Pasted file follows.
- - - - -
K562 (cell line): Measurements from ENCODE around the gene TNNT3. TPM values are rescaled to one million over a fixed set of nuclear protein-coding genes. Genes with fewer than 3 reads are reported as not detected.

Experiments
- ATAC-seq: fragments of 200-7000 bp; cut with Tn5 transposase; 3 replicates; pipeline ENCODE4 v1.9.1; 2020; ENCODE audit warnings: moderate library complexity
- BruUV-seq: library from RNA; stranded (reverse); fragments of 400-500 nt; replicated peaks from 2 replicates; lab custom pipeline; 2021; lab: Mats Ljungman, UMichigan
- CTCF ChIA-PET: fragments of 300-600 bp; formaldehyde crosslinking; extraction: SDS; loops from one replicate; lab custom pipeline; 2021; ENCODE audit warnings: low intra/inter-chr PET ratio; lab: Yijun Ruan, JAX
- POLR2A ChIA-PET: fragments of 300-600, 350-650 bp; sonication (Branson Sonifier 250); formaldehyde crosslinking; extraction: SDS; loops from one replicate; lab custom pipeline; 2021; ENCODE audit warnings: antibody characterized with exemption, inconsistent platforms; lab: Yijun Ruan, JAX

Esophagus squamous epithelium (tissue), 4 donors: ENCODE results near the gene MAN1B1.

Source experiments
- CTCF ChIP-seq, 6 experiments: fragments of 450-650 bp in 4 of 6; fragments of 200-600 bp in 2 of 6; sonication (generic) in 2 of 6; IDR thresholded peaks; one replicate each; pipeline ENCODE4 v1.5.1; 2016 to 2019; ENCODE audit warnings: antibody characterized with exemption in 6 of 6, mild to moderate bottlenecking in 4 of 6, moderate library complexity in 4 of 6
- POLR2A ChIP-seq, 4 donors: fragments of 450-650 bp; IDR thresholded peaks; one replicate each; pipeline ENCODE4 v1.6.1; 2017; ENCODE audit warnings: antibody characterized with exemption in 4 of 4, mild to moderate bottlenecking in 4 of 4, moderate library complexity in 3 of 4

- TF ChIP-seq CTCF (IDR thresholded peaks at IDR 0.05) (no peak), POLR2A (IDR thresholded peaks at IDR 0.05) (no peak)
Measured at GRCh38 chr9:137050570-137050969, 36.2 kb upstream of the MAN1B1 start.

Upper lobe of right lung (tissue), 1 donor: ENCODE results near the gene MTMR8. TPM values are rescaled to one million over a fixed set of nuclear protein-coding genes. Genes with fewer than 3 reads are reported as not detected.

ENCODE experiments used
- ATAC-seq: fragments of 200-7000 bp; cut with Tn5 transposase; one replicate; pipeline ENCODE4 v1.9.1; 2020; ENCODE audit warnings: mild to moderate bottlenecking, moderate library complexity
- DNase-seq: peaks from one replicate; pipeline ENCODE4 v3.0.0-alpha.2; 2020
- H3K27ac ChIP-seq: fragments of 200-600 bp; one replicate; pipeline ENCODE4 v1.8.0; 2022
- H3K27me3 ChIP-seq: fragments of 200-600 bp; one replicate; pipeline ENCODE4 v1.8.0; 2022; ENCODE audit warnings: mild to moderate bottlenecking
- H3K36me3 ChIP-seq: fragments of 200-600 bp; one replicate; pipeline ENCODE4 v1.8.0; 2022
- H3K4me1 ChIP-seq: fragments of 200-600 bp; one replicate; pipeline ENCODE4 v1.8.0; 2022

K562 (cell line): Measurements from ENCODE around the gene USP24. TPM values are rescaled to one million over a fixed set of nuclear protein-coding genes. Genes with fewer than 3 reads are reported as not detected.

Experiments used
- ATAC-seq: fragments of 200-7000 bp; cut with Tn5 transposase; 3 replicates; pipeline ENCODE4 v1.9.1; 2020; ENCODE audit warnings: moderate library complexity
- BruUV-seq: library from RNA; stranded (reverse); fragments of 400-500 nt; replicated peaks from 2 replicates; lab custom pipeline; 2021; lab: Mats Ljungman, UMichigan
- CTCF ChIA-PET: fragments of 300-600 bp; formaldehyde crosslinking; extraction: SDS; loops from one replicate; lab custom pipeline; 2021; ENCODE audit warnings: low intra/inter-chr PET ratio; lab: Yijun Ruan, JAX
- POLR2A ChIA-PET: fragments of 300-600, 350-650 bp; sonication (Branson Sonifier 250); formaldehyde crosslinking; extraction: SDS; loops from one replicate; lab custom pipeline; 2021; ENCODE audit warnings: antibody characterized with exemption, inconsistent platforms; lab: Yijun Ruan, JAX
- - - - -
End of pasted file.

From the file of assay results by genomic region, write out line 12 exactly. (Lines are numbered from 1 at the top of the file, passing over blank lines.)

Measured at GRCh38 chr9:137050570-137050969, 36.2 kb upstream of the MAN1B1 start.